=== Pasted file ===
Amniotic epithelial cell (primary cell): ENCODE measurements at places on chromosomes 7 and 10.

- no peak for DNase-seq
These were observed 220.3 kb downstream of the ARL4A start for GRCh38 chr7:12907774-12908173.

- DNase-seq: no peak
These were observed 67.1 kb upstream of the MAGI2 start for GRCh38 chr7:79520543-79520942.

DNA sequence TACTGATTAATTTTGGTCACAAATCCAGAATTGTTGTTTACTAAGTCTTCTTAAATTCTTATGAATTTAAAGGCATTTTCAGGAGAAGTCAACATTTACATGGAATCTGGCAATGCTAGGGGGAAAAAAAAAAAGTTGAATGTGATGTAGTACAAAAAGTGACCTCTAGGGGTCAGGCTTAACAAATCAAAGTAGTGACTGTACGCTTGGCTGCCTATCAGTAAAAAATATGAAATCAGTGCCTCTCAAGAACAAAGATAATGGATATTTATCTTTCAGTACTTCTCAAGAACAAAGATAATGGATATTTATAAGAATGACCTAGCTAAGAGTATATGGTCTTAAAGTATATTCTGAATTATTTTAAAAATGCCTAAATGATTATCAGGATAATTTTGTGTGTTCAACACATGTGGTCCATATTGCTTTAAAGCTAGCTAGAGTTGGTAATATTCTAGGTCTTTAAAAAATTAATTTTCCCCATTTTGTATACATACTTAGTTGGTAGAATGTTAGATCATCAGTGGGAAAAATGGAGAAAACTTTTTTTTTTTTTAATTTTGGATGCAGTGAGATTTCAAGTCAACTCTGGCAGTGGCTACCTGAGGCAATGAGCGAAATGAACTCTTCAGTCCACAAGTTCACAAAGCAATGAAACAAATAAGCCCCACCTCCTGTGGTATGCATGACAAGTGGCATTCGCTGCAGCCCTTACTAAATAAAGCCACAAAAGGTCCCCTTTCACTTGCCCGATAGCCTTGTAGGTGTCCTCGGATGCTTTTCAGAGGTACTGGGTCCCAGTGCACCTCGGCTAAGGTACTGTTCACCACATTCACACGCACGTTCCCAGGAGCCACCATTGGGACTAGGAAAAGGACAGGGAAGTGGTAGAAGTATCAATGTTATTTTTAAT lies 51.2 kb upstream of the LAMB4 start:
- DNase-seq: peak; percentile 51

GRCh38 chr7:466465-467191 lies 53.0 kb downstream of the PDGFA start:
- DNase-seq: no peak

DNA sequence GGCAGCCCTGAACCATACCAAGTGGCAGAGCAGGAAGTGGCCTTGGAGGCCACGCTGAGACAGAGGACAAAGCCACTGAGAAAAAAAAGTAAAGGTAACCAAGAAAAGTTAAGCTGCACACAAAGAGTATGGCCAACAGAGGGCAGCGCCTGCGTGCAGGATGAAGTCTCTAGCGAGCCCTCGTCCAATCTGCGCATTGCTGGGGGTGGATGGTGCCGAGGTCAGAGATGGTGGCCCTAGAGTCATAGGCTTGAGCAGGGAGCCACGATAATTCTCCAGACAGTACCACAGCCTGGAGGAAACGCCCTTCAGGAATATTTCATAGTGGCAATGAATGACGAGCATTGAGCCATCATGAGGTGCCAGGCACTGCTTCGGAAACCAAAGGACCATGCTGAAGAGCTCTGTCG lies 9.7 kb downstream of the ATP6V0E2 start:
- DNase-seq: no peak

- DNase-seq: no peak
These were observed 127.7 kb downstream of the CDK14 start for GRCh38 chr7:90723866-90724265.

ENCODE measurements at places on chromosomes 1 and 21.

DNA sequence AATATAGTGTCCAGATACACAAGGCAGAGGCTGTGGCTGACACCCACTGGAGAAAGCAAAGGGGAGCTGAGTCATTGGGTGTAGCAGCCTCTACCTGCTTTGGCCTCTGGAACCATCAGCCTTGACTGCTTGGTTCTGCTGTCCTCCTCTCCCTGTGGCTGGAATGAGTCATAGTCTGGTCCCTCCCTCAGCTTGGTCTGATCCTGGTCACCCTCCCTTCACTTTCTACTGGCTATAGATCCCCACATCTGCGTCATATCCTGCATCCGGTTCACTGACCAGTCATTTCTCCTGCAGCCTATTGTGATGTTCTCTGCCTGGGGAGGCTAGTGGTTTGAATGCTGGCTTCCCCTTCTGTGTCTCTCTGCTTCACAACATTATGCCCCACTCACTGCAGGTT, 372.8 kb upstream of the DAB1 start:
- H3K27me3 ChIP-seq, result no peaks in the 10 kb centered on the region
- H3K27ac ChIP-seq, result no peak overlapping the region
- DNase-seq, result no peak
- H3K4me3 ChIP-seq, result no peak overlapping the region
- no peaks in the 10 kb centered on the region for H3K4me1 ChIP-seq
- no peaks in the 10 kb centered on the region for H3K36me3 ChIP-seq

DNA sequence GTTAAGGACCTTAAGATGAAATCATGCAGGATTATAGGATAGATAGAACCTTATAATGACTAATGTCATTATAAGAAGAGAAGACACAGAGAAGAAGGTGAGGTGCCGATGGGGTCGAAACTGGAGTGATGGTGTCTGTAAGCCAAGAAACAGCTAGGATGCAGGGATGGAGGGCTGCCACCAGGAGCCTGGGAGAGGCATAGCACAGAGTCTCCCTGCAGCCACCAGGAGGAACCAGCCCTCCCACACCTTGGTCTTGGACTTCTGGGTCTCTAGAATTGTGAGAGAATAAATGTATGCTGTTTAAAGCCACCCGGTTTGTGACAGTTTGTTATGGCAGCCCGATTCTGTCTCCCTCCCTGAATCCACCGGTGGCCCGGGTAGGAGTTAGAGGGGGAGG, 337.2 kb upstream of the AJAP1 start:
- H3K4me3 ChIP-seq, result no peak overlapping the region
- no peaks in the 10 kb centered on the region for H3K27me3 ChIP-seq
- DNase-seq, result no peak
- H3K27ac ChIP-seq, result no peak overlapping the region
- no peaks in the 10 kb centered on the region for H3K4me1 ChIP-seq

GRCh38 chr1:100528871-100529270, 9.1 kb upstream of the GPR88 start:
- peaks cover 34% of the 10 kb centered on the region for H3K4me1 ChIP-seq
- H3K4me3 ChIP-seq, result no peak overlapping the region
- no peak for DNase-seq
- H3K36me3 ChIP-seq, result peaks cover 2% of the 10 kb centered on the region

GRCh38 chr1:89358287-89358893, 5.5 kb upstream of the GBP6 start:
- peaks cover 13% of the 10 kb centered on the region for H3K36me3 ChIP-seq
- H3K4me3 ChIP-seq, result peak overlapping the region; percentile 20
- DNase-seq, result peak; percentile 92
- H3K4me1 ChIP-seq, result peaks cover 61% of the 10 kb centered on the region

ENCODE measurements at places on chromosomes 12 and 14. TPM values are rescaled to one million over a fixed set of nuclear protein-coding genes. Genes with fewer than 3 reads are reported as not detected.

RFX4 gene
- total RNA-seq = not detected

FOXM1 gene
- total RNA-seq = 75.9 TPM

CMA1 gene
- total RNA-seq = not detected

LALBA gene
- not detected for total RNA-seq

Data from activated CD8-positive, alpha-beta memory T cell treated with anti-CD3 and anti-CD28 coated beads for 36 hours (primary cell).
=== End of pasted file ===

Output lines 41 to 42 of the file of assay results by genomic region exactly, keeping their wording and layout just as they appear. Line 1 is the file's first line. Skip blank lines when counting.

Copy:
FOXM1 gene
- total RNA-seq = 75.9 TPM